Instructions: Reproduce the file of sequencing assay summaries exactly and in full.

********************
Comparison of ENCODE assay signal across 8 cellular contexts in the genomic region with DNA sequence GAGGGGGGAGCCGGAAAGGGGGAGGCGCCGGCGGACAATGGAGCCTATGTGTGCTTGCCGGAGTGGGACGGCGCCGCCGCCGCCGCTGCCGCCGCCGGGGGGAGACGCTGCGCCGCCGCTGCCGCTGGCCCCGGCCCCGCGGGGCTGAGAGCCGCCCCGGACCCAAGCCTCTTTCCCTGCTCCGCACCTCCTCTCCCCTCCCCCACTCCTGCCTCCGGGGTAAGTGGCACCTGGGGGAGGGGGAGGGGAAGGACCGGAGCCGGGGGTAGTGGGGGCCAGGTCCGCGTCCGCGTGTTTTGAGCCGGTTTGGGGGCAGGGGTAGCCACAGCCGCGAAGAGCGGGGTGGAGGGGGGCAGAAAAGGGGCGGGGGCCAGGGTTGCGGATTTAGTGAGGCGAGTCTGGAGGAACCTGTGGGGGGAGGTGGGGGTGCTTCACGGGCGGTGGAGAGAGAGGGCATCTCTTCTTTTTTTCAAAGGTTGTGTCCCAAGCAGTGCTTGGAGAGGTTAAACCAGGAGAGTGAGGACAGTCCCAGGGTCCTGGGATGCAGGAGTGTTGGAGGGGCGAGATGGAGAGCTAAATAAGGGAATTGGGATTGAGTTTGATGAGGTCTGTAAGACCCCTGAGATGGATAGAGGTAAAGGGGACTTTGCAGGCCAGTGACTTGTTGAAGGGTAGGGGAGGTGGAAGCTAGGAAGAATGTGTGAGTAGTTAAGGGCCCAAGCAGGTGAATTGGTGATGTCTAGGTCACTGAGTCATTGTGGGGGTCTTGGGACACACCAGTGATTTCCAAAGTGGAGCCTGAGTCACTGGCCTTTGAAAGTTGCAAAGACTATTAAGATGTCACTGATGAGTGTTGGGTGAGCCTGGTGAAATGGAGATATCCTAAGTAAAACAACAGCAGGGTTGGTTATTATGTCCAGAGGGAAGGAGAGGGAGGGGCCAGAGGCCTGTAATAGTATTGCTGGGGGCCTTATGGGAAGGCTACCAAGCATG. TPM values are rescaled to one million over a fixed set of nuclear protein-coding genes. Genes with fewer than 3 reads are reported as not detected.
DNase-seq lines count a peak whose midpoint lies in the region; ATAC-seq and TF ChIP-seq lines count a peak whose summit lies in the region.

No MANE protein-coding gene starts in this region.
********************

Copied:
Comparison of ENCODE assay signal across 8 cellular contexts in the genomic region with DNA sequence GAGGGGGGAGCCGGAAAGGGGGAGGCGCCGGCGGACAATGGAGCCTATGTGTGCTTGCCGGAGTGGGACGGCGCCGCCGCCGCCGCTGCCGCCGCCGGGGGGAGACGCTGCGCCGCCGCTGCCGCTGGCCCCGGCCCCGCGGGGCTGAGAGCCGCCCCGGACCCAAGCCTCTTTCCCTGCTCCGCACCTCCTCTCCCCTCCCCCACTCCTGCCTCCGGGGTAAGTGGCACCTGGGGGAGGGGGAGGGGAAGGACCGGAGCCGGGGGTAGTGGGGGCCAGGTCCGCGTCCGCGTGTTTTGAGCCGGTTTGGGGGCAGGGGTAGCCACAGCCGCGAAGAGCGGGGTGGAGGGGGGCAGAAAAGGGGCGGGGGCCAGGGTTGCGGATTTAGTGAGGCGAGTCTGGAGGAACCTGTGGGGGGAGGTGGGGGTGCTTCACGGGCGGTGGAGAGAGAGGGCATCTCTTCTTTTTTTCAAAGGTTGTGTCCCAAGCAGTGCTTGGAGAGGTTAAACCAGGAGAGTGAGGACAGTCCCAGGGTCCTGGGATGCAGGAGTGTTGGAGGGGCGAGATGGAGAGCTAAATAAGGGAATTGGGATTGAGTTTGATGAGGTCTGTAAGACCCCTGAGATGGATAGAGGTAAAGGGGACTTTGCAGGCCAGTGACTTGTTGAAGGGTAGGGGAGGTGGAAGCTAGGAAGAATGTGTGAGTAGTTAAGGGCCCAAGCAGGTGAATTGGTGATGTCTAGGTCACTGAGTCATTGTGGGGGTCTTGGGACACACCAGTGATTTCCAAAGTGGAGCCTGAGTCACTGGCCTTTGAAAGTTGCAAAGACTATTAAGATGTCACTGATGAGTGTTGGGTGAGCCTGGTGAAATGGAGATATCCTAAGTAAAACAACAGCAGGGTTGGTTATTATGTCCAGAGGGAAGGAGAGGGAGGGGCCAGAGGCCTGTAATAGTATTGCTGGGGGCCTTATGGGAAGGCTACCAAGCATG. TPM values are rescaled to one million over a fixed set of nuclear protein-coding genes. Genes with fewer than 3 reads are reported as not detected.
DNase-seq lines count a peak whose midpoint lies in the region; ATAC-seq and TF ChIP-seq lines count a peak whose summit lies in the region.

No MANE protein-coding gene starts in this region.